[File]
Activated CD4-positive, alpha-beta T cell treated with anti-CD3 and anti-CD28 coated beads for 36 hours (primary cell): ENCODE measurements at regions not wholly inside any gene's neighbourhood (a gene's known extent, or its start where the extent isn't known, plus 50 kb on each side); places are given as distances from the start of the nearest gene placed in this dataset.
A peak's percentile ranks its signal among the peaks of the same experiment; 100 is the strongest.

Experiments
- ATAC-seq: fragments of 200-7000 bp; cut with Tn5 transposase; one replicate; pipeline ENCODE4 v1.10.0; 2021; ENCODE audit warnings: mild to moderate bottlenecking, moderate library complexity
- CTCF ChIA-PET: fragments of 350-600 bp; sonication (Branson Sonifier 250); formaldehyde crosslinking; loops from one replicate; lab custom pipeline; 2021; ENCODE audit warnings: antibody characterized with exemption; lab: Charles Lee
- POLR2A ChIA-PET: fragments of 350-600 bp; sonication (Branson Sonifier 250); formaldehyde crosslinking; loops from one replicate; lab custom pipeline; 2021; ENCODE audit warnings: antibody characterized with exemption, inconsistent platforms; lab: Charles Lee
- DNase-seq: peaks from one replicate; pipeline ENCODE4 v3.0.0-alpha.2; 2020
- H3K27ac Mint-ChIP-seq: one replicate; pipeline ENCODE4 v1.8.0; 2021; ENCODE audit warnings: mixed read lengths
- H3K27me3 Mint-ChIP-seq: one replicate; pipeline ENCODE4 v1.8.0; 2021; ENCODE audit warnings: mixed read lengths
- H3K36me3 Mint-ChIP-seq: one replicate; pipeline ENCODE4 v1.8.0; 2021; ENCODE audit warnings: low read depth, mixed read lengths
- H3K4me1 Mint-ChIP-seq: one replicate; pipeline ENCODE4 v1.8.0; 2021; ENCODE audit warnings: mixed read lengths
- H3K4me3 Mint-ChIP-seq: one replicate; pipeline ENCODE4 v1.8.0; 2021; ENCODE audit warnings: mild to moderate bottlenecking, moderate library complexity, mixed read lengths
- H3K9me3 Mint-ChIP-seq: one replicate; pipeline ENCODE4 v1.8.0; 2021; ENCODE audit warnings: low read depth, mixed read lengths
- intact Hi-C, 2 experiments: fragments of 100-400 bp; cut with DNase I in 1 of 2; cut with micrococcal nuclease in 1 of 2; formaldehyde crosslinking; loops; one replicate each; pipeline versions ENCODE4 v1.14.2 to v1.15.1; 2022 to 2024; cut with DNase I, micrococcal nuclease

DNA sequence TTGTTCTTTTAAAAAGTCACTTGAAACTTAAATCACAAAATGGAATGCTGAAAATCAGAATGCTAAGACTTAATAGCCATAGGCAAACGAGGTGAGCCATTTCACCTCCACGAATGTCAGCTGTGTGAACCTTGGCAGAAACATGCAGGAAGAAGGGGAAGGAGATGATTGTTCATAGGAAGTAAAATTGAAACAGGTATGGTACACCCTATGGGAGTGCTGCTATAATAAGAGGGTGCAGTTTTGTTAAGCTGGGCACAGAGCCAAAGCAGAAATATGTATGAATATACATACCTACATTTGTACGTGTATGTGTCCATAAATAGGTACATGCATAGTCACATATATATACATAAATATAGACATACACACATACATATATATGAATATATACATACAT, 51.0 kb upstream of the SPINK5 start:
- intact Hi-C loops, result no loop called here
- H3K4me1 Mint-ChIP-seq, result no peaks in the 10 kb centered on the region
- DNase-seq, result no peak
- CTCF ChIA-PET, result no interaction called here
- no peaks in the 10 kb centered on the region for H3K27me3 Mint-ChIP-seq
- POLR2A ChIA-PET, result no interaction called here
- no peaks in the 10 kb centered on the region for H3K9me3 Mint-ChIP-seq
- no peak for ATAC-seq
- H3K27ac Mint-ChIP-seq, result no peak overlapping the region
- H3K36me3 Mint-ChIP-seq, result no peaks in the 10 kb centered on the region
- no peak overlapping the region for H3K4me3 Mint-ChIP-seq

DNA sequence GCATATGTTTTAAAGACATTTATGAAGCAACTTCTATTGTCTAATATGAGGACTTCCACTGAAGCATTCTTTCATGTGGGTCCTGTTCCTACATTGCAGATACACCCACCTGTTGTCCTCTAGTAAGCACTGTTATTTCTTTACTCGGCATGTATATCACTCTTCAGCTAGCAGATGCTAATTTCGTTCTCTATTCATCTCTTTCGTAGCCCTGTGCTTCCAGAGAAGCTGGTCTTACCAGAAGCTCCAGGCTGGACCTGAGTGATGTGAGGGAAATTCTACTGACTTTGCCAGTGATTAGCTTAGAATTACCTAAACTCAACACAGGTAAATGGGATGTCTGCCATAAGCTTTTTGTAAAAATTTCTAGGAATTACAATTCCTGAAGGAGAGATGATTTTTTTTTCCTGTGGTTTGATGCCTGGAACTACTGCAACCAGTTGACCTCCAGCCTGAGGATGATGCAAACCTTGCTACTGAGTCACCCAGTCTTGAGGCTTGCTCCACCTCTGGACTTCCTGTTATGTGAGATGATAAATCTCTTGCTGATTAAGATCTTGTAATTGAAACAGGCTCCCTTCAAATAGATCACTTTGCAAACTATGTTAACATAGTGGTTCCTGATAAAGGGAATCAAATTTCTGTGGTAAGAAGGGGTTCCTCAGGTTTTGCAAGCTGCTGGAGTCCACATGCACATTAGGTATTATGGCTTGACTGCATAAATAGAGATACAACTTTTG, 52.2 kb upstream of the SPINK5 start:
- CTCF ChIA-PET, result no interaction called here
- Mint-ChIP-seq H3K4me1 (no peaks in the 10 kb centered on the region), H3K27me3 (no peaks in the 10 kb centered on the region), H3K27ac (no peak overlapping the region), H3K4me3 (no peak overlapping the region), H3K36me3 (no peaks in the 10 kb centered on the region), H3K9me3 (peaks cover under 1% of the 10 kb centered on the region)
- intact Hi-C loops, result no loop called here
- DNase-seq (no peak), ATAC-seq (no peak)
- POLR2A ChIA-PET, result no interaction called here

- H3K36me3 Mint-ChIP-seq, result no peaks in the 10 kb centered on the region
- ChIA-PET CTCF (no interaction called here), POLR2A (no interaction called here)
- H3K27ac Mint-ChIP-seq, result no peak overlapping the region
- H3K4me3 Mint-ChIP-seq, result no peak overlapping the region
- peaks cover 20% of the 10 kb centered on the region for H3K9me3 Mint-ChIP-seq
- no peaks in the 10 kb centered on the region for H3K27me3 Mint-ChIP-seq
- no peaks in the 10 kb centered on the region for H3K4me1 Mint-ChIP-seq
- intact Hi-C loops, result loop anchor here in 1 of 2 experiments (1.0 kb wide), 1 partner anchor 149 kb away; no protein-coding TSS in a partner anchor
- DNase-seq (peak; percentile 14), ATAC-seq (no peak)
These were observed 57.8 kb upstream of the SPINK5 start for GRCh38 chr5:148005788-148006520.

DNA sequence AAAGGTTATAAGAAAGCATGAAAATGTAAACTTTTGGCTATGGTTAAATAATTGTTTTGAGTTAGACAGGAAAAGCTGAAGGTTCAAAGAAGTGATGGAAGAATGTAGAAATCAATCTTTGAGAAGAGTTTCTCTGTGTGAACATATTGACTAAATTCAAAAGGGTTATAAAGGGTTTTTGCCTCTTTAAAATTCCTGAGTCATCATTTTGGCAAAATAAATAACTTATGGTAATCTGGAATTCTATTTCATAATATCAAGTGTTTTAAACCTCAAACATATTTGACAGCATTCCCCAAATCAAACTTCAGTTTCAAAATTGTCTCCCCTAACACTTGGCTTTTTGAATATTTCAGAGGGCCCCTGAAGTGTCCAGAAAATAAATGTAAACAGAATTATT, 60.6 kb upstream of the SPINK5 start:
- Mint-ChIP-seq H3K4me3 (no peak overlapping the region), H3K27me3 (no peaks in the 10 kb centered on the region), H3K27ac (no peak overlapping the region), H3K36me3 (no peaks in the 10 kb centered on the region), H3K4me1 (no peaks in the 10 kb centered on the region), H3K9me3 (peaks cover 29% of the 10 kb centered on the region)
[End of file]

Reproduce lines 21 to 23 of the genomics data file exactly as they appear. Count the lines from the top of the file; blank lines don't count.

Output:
- POLR2A ChIA-PET, result no interaction called here
- no peaks in the 10 kb centered on the region for H3K9me3 Mint-ChIP-seq
- no peak for ATAC-seq